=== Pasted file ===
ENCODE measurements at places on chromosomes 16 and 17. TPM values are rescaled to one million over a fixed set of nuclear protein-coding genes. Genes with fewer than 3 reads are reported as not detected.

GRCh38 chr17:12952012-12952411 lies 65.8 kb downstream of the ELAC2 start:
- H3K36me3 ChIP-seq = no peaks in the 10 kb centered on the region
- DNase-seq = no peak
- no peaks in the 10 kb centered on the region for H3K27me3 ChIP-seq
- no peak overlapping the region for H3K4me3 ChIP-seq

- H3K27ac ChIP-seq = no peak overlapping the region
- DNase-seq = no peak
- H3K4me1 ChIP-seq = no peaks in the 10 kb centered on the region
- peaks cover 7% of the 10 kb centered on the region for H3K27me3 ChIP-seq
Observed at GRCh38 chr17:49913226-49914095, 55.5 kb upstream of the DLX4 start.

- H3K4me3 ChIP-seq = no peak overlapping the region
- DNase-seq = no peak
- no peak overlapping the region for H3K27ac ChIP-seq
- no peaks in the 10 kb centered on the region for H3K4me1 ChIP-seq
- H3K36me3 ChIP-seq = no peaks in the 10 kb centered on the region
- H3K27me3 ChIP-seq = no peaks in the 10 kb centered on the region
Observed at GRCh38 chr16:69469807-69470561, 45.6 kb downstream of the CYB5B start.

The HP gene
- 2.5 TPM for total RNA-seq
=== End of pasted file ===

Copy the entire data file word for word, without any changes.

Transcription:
ENCODE measurements at places on chromosomes 16 and 17. TPM values are rescaled to one million over a fixed set of nuclear protein-coding genes. Genes with fewer than 3 reads are reported as not detected.

GRCh38 chr17:12952012-12952411 lies 65.8 kb downstream of the ELAC2 start:
- H3K36me3 ChIP-seq = no peaks in the 10 kb centered on the region
- DNase-seq = no peak
- no peaks in the 10 kb centered on the region for H3K27me3 ChIP-seq
- no peak overlapping the region for H3K4me3 ChIP-seq

- H3K27ac ChIP-seq = no peak overlapping the region
- DNase-seq = no peak
- H3K4me1 ChIP-seq = no peaks in the 10 kb centered on the region
- peaks cover 7% of the 10 kb centered on the region for H3K27me3 ChIP-seq
Observed at GRCh38 chr17:49913226-49914095, 55.5 kb upstream of the DLX4 start.

- H3K4me3 ChIP-seq = no peak overlapping the region
- DNase-seq = no peak
- no peak overlapping the region for H3K27ac ChIP-seq
- no peaks in the 10 kb centered on the region for H3K4me1 ChIP-seq
- H3K36me3 ChIP-seq = no peaks in the 10 kb centered on the region
- H3K27me3 ChIP-seq = no peaks in the 10 kb centered on the region
Observed at GRCh38 chr16:69469807-69470561, 45.6 kb downstream of the CYB5B start.

The HP gene
- 2.5 TPM for total RNA-seq